Red Flags on Purchase Offers for Sacramento Homes
Every Sacramento listing agent owes a fiduciary to her sellers to try to ensure that the offer the seller has received is a bonafide offer, especially those that seem a little bit weird. I’m not about to say that all out-of-area buyers, especially those from the Bay area, are crooks or are not to be trusted, but I have seen my fair share of purchase offers that require additional scrutiny and most of them seem to stem from the Bay area. To be fair, though, there are crooks right here in Sacramento, and there are doofus real estate agents right here in town who enable them.
Part of my job to my sellers is to look for what can go wrong and advise accordingly. The first red flag I might see in an offer is due to the fact the agent might not read the MLS listing nor adhere to the requirements. I suspect they do not always read all of the instructions because they either don’t have full access to MLS, they are confused, inexperienced, or they just didn’t bother to look for attachments. Some agents probably do not want to comply, so they simply ignore the requirements.
The second red flag is the offer itself might appear as a template. This means all of the standard information is typed in a different font, often an odd color, and a different point size, and the pertinent data such as property address and sales price do not match. Agents use this procedure when they are creating multiple offers and throwing those offers to the wind. They think nobody notices this.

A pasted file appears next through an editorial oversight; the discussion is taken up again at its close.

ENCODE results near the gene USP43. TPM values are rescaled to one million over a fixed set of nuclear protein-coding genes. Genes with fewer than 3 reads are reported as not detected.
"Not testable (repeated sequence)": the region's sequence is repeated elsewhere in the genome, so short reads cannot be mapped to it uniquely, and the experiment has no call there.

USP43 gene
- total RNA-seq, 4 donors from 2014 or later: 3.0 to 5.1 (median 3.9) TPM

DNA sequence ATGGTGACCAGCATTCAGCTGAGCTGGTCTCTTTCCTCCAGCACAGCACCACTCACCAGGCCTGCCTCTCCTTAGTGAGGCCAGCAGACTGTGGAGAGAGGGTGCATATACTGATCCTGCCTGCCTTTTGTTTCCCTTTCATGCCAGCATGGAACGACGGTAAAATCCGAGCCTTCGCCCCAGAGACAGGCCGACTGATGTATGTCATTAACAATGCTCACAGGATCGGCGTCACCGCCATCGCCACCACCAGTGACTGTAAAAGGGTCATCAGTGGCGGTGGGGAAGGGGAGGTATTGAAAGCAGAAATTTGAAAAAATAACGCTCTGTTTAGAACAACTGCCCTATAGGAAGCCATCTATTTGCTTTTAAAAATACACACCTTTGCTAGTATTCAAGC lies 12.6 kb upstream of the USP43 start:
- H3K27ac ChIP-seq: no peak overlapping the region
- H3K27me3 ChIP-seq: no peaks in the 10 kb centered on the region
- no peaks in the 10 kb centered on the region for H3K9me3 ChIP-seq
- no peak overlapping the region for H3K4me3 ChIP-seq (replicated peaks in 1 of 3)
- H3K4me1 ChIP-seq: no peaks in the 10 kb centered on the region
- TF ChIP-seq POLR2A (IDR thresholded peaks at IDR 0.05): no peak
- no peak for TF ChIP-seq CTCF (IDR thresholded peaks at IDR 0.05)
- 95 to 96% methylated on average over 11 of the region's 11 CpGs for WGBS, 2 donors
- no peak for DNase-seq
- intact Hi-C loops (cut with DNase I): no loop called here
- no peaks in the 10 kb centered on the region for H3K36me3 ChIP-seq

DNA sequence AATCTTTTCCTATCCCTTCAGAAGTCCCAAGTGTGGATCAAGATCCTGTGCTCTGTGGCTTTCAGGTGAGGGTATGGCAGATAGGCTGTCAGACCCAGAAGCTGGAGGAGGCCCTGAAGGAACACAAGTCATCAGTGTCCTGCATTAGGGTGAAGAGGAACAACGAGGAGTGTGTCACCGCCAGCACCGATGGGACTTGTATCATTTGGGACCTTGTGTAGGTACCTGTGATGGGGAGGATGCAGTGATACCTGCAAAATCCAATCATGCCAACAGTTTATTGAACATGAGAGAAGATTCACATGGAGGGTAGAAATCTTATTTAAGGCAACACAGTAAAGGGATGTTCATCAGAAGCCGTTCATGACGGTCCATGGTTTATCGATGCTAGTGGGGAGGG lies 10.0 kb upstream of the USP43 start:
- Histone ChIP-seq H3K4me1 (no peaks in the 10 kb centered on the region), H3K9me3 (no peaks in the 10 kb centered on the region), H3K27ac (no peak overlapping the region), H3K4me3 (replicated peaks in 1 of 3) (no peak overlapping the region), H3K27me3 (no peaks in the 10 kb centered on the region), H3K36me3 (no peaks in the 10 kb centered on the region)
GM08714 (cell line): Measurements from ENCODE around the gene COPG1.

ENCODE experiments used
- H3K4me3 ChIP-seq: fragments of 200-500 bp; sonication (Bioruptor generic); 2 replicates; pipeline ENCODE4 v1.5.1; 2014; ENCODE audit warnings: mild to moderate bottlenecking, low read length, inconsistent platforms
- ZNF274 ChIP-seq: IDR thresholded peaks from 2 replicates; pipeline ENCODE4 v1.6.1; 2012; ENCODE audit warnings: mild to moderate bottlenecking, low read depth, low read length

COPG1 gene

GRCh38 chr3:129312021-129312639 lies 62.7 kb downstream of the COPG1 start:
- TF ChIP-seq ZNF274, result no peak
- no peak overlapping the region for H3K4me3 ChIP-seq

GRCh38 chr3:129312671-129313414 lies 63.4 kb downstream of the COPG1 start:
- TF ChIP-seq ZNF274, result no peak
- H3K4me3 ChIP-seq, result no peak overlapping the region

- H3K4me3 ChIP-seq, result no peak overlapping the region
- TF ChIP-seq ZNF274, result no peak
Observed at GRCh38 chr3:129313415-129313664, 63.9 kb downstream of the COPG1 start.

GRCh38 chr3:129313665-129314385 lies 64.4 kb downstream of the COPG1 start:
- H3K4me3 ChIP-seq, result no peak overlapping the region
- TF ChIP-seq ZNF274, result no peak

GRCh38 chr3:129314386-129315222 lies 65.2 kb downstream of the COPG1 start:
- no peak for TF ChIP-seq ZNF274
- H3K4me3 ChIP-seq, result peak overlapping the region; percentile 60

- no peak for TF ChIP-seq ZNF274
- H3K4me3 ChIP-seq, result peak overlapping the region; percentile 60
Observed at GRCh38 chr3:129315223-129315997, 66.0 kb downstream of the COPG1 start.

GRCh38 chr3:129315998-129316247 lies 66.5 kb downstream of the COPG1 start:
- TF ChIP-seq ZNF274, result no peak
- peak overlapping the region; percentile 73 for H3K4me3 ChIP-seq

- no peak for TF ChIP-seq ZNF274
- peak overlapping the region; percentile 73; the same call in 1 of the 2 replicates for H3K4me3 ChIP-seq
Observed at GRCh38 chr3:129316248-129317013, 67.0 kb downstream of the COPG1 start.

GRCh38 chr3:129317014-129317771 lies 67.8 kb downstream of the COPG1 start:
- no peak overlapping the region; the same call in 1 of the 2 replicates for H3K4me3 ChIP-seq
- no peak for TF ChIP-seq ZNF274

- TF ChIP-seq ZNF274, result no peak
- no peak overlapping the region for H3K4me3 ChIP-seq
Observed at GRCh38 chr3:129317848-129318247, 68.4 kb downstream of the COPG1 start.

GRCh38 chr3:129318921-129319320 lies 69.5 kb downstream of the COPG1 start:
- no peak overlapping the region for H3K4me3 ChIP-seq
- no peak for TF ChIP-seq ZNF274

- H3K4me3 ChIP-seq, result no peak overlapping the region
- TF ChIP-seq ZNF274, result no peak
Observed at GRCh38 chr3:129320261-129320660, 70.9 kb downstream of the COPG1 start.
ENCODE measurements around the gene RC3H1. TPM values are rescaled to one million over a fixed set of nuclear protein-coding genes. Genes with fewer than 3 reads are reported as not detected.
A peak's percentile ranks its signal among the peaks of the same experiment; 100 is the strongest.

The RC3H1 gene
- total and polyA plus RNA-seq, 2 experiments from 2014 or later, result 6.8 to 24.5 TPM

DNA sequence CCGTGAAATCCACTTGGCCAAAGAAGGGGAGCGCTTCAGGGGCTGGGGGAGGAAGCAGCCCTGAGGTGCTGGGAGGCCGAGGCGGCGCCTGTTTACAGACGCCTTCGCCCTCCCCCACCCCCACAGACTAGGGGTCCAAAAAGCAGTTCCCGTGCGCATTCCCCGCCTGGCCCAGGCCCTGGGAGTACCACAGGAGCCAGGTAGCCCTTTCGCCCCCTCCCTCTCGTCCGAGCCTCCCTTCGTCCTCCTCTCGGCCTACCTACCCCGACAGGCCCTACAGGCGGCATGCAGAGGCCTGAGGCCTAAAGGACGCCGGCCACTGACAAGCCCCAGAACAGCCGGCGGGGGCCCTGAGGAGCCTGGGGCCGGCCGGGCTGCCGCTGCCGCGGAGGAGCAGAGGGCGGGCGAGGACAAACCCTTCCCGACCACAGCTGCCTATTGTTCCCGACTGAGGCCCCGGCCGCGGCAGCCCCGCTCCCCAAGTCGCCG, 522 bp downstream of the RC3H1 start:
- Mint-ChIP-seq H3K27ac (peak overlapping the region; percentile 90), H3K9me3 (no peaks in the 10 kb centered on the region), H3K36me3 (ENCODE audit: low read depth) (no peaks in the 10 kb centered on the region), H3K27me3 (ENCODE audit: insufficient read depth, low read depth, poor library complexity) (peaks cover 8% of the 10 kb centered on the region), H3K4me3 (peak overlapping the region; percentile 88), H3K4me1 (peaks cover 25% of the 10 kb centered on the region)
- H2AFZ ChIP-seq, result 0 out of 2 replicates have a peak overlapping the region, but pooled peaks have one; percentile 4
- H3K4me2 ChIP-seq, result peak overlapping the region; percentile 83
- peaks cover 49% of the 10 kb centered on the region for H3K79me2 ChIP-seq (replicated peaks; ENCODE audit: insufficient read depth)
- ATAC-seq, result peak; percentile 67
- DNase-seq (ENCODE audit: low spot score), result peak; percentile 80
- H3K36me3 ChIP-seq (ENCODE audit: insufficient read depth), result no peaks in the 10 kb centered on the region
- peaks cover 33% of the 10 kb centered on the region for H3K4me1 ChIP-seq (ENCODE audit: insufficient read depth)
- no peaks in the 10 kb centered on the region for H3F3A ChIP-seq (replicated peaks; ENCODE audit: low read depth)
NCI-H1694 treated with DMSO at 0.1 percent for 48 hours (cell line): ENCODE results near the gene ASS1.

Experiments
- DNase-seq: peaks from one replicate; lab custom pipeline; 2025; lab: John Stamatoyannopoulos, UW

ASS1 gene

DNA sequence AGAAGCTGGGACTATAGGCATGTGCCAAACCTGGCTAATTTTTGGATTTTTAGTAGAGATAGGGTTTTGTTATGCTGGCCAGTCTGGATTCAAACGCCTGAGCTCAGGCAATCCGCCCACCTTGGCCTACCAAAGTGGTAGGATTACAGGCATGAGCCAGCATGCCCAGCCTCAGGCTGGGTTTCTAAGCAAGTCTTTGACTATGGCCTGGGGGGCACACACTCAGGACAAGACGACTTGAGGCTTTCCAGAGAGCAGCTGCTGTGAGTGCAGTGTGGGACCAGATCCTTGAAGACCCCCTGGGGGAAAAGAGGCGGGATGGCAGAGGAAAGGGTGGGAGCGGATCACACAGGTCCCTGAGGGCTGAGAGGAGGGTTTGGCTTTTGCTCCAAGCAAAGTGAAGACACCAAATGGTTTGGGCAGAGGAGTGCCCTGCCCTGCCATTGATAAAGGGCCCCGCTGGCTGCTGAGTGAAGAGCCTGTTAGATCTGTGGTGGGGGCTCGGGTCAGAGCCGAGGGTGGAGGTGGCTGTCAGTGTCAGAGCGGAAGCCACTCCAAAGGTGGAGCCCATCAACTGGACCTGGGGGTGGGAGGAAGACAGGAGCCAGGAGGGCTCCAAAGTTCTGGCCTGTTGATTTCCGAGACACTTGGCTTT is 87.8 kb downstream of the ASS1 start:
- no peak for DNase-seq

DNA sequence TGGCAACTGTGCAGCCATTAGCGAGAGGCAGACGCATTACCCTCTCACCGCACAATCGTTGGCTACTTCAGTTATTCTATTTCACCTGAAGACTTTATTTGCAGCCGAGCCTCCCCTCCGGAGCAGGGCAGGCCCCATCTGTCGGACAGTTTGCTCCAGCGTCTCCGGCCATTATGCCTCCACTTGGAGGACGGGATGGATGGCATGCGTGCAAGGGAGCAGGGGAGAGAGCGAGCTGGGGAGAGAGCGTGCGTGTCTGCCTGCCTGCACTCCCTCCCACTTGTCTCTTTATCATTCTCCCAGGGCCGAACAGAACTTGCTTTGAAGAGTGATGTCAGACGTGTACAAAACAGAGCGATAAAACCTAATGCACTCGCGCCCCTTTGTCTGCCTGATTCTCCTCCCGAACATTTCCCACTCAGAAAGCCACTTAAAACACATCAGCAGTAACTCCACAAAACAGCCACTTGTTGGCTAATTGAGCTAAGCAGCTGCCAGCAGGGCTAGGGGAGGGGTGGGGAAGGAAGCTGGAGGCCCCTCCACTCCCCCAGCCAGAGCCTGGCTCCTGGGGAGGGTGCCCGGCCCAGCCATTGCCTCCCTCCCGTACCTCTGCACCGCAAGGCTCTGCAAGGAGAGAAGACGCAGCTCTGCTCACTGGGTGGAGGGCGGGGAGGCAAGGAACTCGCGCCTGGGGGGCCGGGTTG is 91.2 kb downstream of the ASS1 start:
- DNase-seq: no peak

The third red flag is the offer might be missing information. Certain boxes might be left unchecked and blank lines will be incomplete. Attention to detail is not always a strong suit among thieves, perhaps the APN number is missing or the agent’s license number is not there, which are important items to include.
The supporting documents are often a mishmash of papers tossed together. The proof of funds might not contain the buyer’s name. The earnest money deposit might be from a new stack of checks, numbered in the low 100s and containing no date nor identifying information. The pre-approval letter is most likely outdated if not expired.
You might ask yourself why do they bother to do this? What is the point? The point is the investors think they are clever and smart to lock down as many properties as they possibly can while they figure out which ones they might want to buy. They might make offers on 10 or 20 listings but be able to buy only one. This practice is not advised and many lawyers say it is against the law, but when has that stopped the crooks?
When you look at all of this damaging evidence, coupled with the fact the agent has not shown the home to the buyer, these are not really offers. If you need further proof, just ask the agent a question such as did you show the home? The agent won’t reply. And there you go.